The Poetry of Buddhism

On November 2 of last year, I wrote about my interest in reading the Records of the Transmission of the Lamp. It has to do with the “transmission” of the essential teachings (Dharma) of Buddhism from one teacher (“patriarch”) to the next in a line of succession beginning with Siddhartha Gautama (also known as Buddha Shakyamuni), starting in India and thence into China.

Buddhism is observed by a half-billion people in the world:

Religion by Country 2020

Seated Buddha: Sarnath Museum , Sarnath, India

Christianity – 2.38 billion
Islam – 1.91 billion
Hinduism – 1.16 billion
Buddhism – 507 million
Folk Religions – 430 million
Other – 61 million
Unaffiliated – 1.19 billion

Buddhism is more of a ‘way’ than a religion. There have been many buddhas. The Buddha who is referred to most often, Buddha Shakyamuni, was not and is not a god. He is an ‘enlightened one’ who showed others how also to become enlightened. Any and each of us can become a buddha or, more precisely, realize the buddha within.

This Way has passed down to Shakyamuni’s successor patriarchs (masters, teachers), by tradition, with a gatha (four-line poem) in a formal transmission shortly before the master’s death or retirement.

Gathas of the Patriarchs, upon transmitting the Dharma to their Successors
(Death dates, where noted, are according to Japanese sources)

Shakyamuni/Gautama Buddha

Dharma’s original Dharma is no-dharma
The Dharma of no-dharma is also a dharma
When no-dharma is being transmitted
How could this Dharma of dharmas be a Dharma?

1st successor: Mahakasyapa, died 905 BCE

Each thing’s original Dharma
Is neither a Dharma, nor a non-dharma
How could there be a Dharma or a non-dharma
In any dharma?

2nd Ananda

Originally handed down is the Dharma
Having been handed down it is called no-dharma
Everyone must awaken it to themselves
Having awoken to it nothing is not Dharma

3rd Sanakavasa, died 805 BCE

Wheel of Dharma

It is neither a dharma or a heart
For neither heart nor dharmas exist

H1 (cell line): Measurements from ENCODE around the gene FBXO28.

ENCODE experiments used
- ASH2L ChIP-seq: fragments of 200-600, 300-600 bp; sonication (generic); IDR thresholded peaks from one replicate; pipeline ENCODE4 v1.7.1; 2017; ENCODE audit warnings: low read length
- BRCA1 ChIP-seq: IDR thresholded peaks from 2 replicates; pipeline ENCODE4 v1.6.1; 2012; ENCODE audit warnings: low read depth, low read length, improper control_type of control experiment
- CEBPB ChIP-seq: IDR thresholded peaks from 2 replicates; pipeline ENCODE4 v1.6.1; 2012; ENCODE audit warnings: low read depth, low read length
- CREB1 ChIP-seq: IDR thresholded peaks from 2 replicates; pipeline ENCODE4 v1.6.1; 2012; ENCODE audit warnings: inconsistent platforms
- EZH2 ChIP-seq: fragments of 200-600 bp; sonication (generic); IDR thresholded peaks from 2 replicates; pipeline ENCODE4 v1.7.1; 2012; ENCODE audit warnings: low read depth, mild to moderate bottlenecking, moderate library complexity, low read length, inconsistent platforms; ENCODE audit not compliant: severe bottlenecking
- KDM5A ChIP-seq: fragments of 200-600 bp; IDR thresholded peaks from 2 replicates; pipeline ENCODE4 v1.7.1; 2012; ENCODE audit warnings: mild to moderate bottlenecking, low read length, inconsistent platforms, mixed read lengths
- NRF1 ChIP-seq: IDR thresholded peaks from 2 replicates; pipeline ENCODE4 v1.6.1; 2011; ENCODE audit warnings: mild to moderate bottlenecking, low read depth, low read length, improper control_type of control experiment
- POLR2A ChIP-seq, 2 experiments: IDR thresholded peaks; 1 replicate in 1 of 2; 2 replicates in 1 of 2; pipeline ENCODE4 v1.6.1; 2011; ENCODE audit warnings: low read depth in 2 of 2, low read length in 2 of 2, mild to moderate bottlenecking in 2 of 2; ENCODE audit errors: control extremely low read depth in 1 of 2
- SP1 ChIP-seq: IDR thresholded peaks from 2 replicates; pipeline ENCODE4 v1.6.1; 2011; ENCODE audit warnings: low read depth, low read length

When talking of heart and dharma
This Dharma is not the heart or the dharma

4th Upagupta, died 760 BCE

Heart is Heart from the very beginning
Yet the Original Heart is not an existent dharma
Where Dharma is, there is Original Heart
Yet it is neither a heart nor an original dharma

5th Dhirtaka

Penetrating the Dharma of the Original Heart
There is neither Dharma nor no-dharma
Awakened is the same as not-yet awakened
For there is neither the Heart nor Dharma

6th Micchaka

There is no Heart, nothing to be obtained
Talk of obtained cannot be called Dharma
Understanding Heart as no-heart
Is beginning to understand the Heart of the Heart-Dharma

Forest Buddha,

7th Vasumitra, died 588 BCE

The Heart is like the realm of empty space
Revealing the quality of empty dharmas
When emptiness is experienced
There are no dharmas, neither good nor bad

8th Buddhanandi, died 533 BCE

Emptiness is without inside or outside
The Heart of the Dharma is also like this
If emptiness is understood
This permeates the principle of true Suchness

9th Buddhamitra, died 495 BCE

The True Principle originally has no name
Yet words can clarify the True Principle
On coming to the True Real Dharma
It is neither a true, nor a false one

10th Parshva, died 417 BCE

The true essence is naturally true
Being true it is said to have principle;
Real understanding of this is the True Dharma
There is no going, also no abiding

11th Punyayashas, died 401-376? BCE

Delusion and awakening are light darkness and light
Light and dark are not mutually exclusive
Now, handing over the Dharma of darkness and light
It is neither one nor is it two

12th Ashvagosha, died 332 BCE

Hidden and revealed in the Great Dharma
Awakening and ignorance are originally not-two
Now, passing on the awakened understanding of the Dharma
It is not something to take or leave

13th Kapimala, died 274 BCE

Neither a concealed nor a revealed Dharma
It expounds the region of True Reality
Awakened to this Dharma concealed and revealed
It is neither foolish nor wise

Nagarjuna and Aryadeva as Two Great Indian Buddhist Scholastics

14th Nagarjuna, died 212 BCE

To clarify the Dharma, concealed and revealed
Just the principle of liberation is spoken of
But if the Heart does not get caught up in Dharma
Then neither joy nor anger exists

15th,  Aryadeva 157 BCE

To the person actually receiving Dharma-transmission
It is spoken of as the principle of emancipation
Yet in the Dharma there is really nothing to testify to
For it is without beginning and without end

16th Rahulata, died 113 BCE

In the Dharma truly nothing is to be witnessed
It cannot be grasped or laid aside
Dharma is not a form existent or non-existent
So, how could inside and outside arise then?

17th Sanghanandi, died 74 BCE

The heart-ground is originally birthless
The causal ground arises from relative causes
Relative cause and seed do not impede each other
The flower and fruit also respond thus

18th Gayasata, died 13 BCE

There is the seed and there is the heart-ground
Primary and secondary causes can bring forth the fruit
In the secondary cause there is no obstruction
It is born ever again yet it is unborn

In Chiangmai, Thailand, 2014

19th Kumarata, died 23 CE

The True Nature is supreme, originally birthless
As it is said to one who seeks—